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Short-Term Group Schema Therapy for Mixed Personality Disorders

21 May 2015 3:23 PM | Eshkol Rafaeli

Whereas group schema therapy for Borderline Personality Disorder has shown promising results, little is known about its effects for other personality disorders. In this blog post, Susan Simpson, Sally Skewes, Rachel Samson, and Michiel van Vreeswijk describe a pilot study using short-term group schema therapy in a case series of eight patients with different personality disorders. Overall, a majority of the patients showed significant improvement both at treatment’s end, and in the follow-up. 

Dr Susan Simpson
Division of Education, Arts and Social Sciences
Clinic Director, School of Psychology, Social Work and Social Policy
University of South Australia

Sally Skewes
School of Psychology, Social Work and Social Policy
University of South Australia

Rachel Samson
School of Psychology, Social Work and Social Policy
University of South Australia

Michiel van Vreeswijk
G-kracht Psychomedisch Centrum BV, Delft, Netherlands

Preliminary evidence supports the use of group schema therapy for Borderline Personality Disorder (BPD); however, evidence supporting the use of group schema therapy with other personality disorders or indeed those with mixed personality disorders is sparse. However, in most clinical settings, it is often more common at any given point in time to encounter patients with a range of personality disorders than to have a caseload or waiting list consisting of any one specific personality disorder.

We conducted a pilot study using short-term group schema therapy (ST-g) in a case series of eight patients with Cluster A, B, and C personality disorders and high levels of comorbidity. Treatment comprised 20 sessions that included cognitive, behavioral, interpersonal, and experiential techniques.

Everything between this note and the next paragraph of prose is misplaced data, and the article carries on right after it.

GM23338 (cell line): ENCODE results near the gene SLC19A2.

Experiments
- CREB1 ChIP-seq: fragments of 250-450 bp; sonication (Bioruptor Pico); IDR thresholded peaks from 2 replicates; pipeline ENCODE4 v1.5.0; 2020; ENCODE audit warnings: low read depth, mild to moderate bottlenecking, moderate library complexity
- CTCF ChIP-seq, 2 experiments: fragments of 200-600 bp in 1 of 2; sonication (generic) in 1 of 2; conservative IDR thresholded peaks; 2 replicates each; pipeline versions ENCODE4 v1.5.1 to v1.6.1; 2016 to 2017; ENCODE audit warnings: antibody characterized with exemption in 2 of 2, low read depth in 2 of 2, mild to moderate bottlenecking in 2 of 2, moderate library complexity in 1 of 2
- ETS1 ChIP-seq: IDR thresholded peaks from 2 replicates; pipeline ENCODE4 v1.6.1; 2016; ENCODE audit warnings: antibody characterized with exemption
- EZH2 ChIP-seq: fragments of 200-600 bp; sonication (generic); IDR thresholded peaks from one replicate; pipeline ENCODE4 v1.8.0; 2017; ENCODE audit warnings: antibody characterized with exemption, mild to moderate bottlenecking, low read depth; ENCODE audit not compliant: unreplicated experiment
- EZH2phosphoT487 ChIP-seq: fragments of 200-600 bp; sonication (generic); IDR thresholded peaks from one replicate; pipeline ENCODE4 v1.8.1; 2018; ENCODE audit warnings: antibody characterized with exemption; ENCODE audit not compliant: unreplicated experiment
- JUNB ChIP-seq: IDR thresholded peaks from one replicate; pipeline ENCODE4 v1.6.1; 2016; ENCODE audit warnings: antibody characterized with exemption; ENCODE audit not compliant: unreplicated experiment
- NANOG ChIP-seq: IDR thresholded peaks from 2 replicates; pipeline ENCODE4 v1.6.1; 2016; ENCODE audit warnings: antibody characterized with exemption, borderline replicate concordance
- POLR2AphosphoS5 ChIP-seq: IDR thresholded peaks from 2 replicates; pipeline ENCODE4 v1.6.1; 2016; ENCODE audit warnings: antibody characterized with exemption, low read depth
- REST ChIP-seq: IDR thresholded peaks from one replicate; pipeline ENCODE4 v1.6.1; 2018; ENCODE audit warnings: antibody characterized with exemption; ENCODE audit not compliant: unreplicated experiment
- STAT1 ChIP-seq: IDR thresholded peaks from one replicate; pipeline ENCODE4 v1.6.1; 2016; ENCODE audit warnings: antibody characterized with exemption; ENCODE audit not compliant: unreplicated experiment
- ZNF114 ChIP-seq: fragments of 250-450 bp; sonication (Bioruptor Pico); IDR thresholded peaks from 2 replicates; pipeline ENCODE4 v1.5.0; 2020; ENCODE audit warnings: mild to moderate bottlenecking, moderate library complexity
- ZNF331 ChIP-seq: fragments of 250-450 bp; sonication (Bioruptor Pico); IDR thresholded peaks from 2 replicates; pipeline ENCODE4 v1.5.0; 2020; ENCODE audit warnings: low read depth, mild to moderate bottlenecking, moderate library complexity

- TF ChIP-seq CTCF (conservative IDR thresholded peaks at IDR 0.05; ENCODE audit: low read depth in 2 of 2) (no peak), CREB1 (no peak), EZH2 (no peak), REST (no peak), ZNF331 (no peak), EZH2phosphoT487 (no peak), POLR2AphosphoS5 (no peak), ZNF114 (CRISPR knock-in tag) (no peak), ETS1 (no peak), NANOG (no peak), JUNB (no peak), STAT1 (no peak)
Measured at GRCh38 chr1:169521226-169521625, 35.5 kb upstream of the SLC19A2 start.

Six participants attended until end of treatment and two dropped-out before mid-treatment. All outcome measures showed changes in treatment completers with large effect sizes in depression, anxiety, and avoidant personality disorder symptom severity levels between pre-therapy and follow-up. Four participants no longer met criteria for personality disorder diagnosis at the end of therapy. By follow-up, five participants had achieved a loss of diagnosis, suggesting that participants derived ongoing benefits from the group even after treatment ended. All six completers no longer met criteria for depression at the end of treatment; this was maintained for all participants at 6-month follow-up. At follow-up, the majority of participants showed clinically significant change on the Global Symptom Index (GSI). The majority of participants showed a reduction in maladaptive modes on the Schema Mode Inventory (SMI) at follow-up. Additionally, 40% of participants showed clinically significant change on the SMI adaptive modes at follow-up. Qualitative feedback indicated that the group helped to normalize participants' emotional experiences and difficulties and promoted self-expression and self-disclosure, while reducing inhibition.